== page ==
“We are very eager and excited to begin working with store managers and associates to best serve the grocery shopping needs of our new neighbors and customers,” said Frank Curci, Tops’ president and CEO, who added that all stores will remain open and operating through a transition services agreement with Penn Traffic while Tops evaluates each store over approximately the next 30 days.

    However, the completion of the deal apparently does not affect the lawsuit filed against Penn Traffic by Price Chopper, which is arguing that has bankrupt Penn Traffic broke its contract to sell it 22 supermarkets for $54 million when it signed the Tops deal. In the suit, Price Chopper claims ‘significant economic losses and damages’ and seeks a ‘break-up fee’ of about $1.6 million, or three percent of the $54 million purchase price.
    KC's View:

    Published on: February 1, 2010

    The Boston Globe reports that the House of Representatives of the Commonwealth of Massachusetts has voted to ban the sale of high-calorie sodas and salty and sugary snacks from the state’s public elementary and high schools, a move that supporters said would help fight the childhood obesity crisis.

    The bill now goes to the state’s Senate for a vote. If approved, the bill would go to the desk of Gov. Deval Patrick, who seems likely to sign it considering he already has proposed eliminating the sales tax exemption for candy and soda and using the extra revenue for health initiatives.
    KC's View:
    It would be nice if such a ban made kids thin and healthy, if by magic. It’d be nice if those sales taxes would go right to effective health programs, instead of into bureaucracy and redundant infrastructure.

    Isn’t it pretty to think so.

    Published on: February 1, 2010

    There was an interesting piece in the Boston Globe about the impact of posting calorie counts on restaurant menu boards.

    According to the story, “Researchers at Stanford University were able to persuade Starbucks to hand over data on every transaction at their stores in New York City, Boston, and Philadelphia around the time that New York City implemented its calorie-posting law. The researchers also obtained transaction data for a large sample of Starbucks cardholders during the same period and conducted in-store surveys in Seattle and elsewhere, around the time that Seattle implemented its own calorie-posting law.

    “In New York City - as compared to Boston and Philadelphia where no such law went into effect - food purchases, but not beverage purchases, contained significantly fewer calories after the law went into effect, and even fewer calories for people who had previously consumed the most calories ... Although one might expect the law to hurt business by reducing demand, the data showed no effect on Starbucks, and, in fact, Starbucks stores close to Dunkin’ Donuts actually gained some sales, perhaps because some customers of the latter were put off by the calorie content of doughnuts. Moreover, there was an increase in the average price per item purchased, suggesting that profitability increased, too.”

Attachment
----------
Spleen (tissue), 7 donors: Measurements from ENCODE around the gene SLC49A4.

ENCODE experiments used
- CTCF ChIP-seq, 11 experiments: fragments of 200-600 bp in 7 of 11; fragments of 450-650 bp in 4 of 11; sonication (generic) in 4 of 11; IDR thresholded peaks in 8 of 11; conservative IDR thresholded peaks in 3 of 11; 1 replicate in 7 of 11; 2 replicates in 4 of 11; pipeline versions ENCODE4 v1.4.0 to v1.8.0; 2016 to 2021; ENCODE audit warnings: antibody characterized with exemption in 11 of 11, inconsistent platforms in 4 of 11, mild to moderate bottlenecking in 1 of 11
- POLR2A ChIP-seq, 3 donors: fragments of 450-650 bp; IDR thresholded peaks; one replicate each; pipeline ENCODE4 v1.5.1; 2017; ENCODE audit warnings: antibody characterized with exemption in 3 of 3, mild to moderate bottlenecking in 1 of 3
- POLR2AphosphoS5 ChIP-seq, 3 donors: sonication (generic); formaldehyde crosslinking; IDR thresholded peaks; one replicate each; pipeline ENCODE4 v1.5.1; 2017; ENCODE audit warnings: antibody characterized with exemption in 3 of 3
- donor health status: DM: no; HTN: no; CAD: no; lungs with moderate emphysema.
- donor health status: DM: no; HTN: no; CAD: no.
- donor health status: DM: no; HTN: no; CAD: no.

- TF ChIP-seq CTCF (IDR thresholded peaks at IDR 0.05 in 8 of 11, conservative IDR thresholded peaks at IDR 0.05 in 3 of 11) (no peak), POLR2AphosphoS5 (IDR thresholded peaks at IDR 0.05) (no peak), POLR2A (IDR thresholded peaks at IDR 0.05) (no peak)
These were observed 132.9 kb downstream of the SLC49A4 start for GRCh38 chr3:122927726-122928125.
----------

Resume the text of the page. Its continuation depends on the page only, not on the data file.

KC's View:
    Demonstrating that transparency does not have to be a negative, especially if retailers offer a range of options. These days, these are two important components of any marketing plan that is going to be relevant to the current climate - you have to provide options up and down the nutrition scale, and you have to be transparent.

    Published on: February 1, 2010

    The Washington Post reports that there is a proposal circulating in the Maryland State Senate that would look to limit the number of new fast food restaurants in Prince George’s County, in a move that seems similar to those that have been proposed for South Central Los Angeles.

    The concern is that there are so many fast food restaurants in the area - and, in some cases, so few establishments selling healthier alternatives - that it creates a no-win scenario for residents. “According to a state assessment of children's health in Prince George's in 2002,” the Post writes, “nearly 40 percent of children ages 2 to 11 were overweight. Most were in lower income families. The study said 33 percent of adolescents had eaten three or more meals at a fast-food restaurant in the previous week.”